3. High testing capacity for the coronavirus
According to the COVID Tracking Project, most states still don’t have enough tests per capita, and there should be at least 150 tests per 100,000 people per day. Testing is crucial to controlling the pandemic because it allows health officials to monitor the scale of the outbreak, isolate those who are sick, and implement lockdown measures if need be. Jen Kates, the director of global health at the Kaiser Family Foundation, explains that the states should be also saving up their testing capacity for when they begin to reopen. This is because as people move around more, they are going to come into contact more often with one another. Currently, the 12 states that have enough testing are Alaska, Connecticut, Delaware, Georgia, Illinois, Louisiana, Nevada, New Jersey, New Mexico, New York, North Dakota, and Rhode Island.
4. Decrease in percentage of COVID-19 tests that are positive
Although the World Health Organization (WHO) has advised that nations should aim to have less than 5 percent of tests coming back positive, as of now, many states have been unable to meet this goal. This guideline is important due to the fact that it is essentially another way to determine testing capacity. To explain, a high positive rate does not necessarily suggest that COVID-19 is a significant threat in your state. This is because a region with sufficient testing should be striving to test a lot of people, regardless of whether they believe they have contracted the virus or not. For the most part, high positive rates reveal that only people who have serious symptoms are being tested, ultimately inflating the severity of the outbreak. The 23 states that meet this goal include Alaska, California, Florida, Georgia, Hawaii, Kentucky, Louisiana, Maine, Michigan, Montana, Nevada, New Hampshire, New Mexico, New York, North Dakota, Oklahoma, Oregon, South Carolina, Tennessee, Vermont, Washington, West Virginia, and Wyoming.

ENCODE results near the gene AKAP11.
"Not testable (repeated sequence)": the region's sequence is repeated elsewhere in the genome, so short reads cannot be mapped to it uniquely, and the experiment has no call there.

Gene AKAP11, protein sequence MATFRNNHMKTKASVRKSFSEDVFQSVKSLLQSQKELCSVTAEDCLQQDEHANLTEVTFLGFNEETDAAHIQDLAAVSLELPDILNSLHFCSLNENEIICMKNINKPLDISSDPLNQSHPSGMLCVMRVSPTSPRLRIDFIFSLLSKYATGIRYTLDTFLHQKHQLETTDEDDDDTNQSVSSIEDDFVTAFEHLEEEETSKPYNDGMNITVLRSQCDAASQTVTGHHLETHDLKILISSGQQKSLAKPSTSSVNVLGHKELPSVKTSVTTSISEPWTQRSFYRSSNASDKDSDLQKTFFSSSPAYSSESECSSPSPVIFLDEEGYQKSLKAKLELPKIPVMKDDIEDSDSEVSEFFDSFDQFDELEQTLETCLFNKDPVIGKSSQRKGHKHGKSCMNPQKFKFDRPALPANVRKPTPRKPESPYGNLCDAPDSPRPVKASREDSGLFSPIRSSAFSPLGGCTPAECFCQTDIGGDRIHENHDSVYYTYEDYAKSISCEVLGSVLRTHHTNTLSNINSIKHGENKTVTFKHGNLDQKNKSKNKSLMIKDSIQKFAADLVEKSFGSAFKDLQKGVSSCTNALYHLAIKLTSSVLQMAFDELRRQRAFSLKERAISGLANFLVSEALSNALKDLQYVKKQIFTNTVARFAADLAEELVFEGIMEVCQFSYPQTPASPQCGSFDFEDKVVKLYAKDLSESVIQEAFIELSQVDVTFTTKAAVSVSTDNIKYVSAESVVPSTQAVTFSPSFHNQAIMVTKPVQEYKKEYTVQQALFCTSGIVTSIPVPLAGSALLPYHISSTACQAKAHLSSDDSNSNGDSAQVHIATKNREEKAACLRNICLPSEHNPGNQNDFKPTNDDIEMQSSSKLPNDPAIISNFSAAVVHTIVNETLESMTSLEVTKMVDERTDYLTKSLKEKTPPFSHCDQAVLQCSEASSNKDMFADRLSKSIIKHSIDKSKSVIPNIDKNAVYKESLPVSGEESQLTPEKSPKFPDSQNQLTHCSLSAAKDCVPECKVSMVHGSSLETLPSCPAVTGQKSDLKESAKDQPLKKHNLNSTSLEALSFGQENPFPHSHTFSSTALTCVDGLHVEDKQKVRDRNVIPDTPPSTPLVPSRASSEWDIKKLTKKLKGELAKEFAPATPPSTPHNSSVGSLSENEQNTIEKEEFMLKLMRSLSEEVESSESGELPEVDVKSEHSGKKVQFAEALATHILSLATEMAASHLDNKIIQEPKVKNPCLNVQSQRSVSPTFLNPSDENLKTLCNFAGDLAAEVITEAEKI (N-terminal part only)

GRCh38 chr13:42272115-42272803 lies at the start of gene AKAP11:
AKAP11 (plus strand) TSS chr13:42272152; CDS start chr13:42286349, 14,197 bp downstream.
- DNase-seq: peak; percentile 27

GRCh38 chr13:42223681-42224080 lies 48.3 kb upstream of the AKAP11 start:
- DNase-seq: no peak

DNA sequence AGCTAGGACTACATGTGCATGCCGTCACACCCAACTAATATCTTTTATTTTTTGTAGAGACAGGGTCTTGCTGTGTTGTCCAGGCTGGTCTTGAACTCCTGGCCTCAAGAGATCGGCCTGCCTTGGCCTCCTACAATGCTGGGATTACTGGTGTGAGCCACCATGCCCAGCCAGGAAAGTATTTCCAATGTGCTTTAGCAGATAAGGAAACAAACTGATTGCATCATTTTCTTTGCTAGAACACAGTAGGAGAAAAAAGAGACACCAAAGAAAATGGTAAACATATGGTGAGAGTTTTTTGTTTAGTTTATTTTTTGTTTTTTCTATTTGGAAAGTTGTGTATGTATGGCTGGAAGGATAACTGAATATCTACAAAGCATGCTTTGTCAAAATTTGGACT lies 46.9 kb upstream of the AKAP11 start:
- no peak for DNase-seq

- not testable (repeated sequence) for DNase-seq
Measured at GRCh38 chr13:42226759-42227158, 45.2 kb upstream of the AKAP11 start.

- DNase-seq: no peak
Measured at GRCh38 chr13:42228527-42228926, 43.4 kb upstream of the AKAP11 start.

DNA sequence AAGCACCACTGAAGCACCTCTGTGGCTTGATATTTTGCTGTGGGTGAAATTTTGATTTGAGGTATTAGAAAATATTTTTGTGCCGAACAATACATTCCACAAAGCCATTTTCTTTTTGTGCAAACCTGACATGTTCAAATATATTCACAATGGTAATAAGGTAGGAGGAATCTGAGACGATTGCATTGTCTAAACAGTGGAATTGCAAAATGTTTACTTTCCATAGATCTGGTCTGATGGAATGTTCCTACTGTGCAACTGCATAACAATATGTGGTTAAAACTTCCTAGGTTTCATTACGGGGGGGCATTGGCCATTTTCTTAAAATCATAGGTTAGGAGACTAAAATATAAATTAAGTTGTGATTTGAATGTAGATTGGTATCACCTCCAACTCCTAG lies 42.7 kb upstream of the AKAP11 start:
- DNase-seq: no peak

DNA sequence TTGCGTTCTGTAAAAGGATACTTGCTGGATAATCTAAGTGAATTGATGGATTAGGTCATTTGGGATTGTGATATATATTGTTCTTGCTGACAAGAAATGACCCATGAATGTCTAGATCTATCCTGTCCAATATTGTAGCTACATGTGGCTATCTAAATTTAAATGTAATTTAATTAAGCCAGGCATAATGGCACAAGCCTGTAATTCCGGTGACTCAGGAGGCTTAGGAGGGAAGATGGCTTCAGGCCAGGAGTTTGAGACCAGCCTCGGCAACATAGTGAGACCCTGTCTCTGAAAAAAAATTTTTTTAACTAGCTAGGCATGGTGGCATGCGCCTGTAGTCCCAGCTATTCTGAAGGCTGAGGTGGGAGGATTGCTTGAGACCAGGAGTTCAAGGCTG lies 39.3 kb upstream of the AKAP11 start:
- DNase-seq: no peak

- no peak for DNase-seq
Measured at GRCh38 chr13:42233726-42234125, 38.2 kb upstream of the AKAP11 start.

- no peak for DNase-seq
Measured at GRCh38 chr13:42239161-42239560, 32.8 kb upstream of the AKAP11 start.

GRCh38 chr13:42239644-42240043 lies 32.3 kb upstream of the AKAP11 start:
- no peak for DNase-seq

5. Sufficient availability of ICU beds
The CDC has recommended that states maintain below 60 percent occupancy in the ICU beds within hospitals. This is because if a future outbreak occurs, the health care system needs to be prepared to provide medical assistance to very severe cases and save lives. By continuing to practice social distancing, people can help prevent the spread of the virus so that hospitals can maintain and grow its ability to treat very ill patients. Thankfully, most state hospitals are not currently overwhelmed, with the 30 states meeting this goal including Alaska, Arizona, Arkansas, California, Connecticut, Delaware, Idaho, Illinois, Indiana, Iowa, Kansas, Kentucky, Minnesota, Missouri, Montana, New Hampshire, New Jersey, New Mexico, New York, North Dakota, Ohio, Oklahoma, Pennsylvania, South Dakota, Utah, Vermont, Virginia, Washington, Wisconsin, and Wyoming.